South African Reserve Bank governor Lesetja Kganyago provided some insights into discussions with National Treasury on how the latter could use the country’s Gold and Foreign Exchange Contingency Reserve Account (GFECRA) to plug the budget gap.
The central bank oversees the GFECRA on behalf of the Treasury. The account contains unrealised profit or losses on the reserves that are incurred due to exchange-rate fluctuations and any gains or losses accrue to the government.
In the early 2000s, Treasury paid more than R28 billion over four fiscal years to the central bank to defray a loss on the account.
There have been growing calls from economists, academics, civil society organizations and the Institute for Economic Justice, an economic think tank, for the Treasury to use the account to avoid budget cuts.
The move would have to be done in collaboration with the central bank, which has warned against it as contingency reserves are seen as a buffer for extreme currency shocks.
The central bank confirmed that it is in talks with the National Treasury to find a way to tap this contingency reserve to fund the country’s growing budget deficit.
“We are engaged with the Treasury,” Governor Lesetja Kganyago told reporters on Thursday after the monetary policy committee held rates steady.
“We have also bought in international expertise to engage on these matters,” including on how to deal with the capital position of the bank, he said.
The two institutions are ironing out how much the withdrawal could be, over what length of time and the cost involved for the central bank. The value of the reserves is currently R497 billion, Kganyago said.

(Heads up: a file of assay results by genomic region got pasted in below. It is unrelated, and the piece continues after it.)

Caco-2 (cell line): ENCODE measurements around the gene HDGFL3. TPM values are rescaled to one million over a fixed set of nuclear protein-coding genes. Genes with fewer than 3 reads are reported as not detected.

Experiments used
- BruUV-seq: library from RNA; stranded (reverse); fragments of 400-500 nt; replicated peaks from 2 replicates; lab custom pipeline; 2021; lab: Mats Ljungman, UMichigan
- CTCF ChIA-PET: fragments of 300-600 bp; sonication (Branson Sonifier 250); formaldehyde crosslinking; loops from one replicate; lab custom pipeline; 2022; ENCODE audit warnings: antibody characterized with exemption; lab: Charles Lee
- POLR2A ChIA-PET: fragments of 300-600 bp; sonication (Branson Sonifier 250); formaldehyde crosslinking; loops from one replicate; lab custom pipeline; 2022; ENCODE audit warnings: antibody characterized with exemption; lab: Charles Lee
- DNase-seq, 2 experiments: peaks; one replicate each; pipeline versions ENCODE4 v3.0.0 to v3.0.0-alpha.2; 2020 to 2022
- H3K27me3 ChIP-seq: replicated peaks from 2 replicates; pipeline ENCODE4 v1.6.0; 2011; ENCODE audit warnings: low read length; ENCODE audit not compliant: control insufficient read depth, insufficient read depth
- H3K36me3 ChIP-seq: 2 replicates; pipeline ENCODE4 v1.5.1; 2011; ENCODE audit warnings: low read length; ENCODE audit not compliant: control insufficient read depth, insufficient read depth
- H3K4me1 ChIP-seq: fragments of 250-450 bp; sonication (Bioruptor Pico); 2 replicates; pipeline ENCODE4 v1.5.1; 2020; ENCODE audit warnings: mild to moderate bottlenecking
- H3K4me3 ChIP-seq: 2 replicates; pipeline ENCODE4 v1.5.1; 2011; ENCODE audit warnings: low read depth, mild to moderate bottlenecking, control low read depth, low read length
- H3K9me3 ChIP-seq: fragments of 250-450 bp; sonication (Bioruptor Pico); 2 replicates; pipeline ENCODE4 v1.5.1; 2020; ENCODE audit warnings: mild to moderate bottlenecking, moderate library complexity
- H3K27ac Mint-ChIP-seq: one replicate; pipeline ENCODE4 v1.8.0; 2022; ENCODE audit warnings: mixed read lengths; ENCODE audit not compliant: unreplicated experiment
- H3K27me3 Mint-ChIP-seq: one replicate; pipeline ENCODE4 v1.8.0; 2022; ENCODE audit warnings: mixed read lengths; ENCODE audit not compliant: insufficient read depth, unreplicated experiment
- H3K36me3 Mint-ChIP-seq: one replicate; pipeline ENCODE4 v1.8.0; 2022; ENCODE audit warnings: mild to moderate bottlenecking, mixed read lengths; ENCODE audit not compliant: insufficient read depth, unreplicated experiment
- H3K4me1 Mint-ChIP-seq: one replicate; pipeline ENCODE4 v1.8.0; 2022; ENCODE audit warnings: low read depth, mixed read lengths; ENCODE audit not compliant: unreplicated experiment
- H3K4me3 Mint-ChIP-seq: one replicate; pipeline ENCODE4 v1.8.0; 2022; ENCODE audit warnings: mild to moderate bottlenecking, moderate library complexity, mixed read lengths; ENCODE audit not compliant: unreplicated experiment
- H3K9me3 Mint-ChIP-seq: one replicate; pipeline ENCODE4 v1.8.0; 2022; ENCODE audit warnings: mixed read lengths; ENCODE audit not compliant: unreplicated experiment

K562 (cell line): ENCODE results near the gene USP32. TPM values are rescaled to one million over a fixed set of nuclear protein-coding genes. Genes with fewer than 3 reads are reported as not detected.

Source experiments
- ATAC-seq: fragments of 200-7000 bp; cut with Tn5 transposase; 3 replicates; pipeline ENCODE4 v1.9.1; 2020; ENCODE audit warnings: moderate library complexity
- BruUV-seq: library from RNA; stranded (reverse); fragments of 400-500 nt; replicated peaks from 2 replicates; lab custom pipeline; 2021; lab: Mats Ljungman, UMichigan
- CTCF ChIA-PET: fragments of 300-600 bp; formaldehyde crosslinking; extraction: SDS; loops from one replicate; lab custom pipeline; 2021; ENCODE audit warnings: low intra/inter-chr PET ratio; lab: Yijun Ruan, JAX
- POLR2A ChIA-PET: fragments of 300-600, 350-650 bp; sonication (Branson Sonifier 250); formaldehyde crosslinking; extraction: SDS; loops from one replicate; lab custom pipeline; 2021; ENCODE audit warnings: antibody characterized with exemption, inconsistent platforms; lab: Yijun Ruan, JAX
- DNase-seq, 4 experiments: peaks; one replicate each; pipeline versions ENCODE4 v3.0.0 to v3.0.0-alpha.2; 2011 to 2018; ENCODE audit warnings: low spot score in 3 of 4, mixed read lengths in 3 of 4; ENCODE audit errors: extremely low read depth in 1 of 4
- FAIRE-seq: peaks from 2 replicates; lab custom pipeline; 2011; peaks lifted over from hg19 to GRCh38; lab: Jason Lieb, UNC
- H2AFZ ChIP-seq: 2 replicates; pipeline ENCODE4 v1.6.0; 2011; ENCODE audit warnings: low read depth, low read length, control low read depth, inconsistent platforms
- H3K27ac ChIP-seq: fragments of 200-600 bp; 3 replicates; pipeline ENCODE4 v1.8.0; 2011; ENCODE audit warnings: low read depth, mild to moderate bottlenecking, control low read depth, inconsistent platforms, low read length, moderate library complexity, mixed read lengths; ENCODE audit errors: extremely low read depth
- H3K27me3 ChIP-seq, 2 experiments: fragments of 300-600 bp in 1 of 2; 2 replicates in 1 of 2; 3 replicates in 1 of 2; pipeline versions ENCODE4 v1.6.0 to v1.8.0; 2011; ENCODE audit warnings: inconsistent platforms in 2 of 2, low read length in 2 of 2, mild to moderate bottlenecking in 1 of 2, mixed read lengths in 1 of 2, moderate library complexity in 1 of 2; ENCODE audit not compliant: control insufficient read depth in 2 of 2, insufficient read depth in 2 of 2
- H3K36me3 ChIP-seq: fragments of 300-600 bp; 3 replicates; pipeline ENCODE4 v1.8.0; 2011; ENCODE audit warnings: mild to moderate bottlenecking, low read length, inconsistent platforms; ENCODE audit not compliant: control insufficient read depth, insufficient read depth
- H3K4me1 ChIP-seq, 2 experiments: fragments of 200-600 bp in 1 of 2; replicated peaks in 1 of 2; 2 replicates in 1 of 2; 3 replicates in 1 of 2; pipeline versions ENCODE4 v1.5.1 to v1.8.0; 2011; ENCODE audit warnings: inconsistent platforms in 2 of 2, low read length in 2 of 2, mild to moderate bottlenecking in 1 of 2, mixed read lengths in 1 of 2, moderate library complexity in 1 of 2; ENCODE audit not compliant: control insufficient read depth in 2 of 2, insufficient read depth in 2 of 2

He declined to name the outside advisers or say when a decision would be made.
He did spell out that it was a complicated issue because the profit on the reserves is on paper, changing from month to month, and realizing it would mean selling part of the reserves and potentially unnerving investors.
“The issue is not that simple,” he said.
According to Kim Silberman, Economist and Macro Strategist at Matrix Fund Managers, the profits on gold and foreign exchange reserves can be utilised by National Treasury either by selling the reserves or by keeping the reserves and printing money.
“It’s not often that a central banker utters the words ‘printing money’ as a realistic option,” Silberman said.
“In the event that the SARB prints money equating to a portion of the profits of SA’s gold and foreign exchange reserves, this would need to be sterilised, or drained from circulation. This would mean the SARB would pay interest at the repo rate.”
The risk highlighted by the governor was that it would need to recoup that interest from National Treasury, which is already cash-strapped.
“Essentially, borrowing at the repo rate would be cheap funding for the Treasury, but it should be seen as additional debt, not a ‘magic pot of gold at the SARB’.”